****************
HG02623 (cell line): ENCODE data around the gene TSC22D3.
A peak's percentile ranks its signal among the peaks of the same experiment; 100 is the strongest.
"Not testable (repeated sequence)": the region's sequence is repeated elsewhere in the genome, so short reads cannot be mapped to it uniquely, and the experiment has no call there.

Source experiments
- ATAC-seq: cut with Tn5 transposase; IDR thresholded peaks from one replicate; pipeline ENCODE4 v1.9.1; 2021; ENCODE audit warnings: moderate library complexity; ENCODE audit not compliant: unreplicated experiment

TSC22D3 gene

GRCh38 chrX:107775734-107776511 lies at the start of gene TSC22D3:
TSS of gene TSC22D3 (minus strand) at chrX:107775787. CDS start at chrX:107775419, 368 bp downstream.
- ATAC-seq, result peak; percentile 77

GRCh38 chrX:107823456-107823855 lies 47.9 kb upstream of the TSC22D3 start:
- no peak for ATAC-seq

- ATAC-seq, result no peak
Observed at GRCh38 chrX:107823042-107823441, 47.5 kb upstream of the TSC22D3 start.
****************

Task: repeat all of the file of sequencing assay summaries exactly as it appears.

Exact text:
HG02623 (cell line): ENCODE data around the gene TSC22D3.
A peak's percentile ranks its signal among the peaks of the same experiment; 100 is the strongest.
"Not testable (repeated sequence)": the region's sequence is repeated elsewhere in the genome, so short reads cannot be mapped to it uniquely, and the experiment has no call there.

Source experiments
- ATAC-seq: cut with Tn5 transposase; IDR thresholded peaks from one replicate; pipeline ENCODE4 v1.9.1; 2021; ENCODE audit warnings: moderate library complexity; ENCODE audit not compliant: unreplicated experiment

TSC22D3 gene

GRCh38 chrX:107775734-107776511 lies at the start of gene TSC22D3:
TSS of gene TSC22D3 (minus strand) at chrX:107775787. CDS start at chrX:107775419, 368 bp downstream.
- ATAC-seq, result peak; percentile 77

GRCh38 chrX:107823456-107823855 lies 47.9 kb upstream of the TSC22D3 start:
- no peak for ATAC-seq

- ATAC-seq, result no peak
Observed at GRCh38 chrX:107823042-107823441, 47.5 kb upstream of the TSC22D3 start.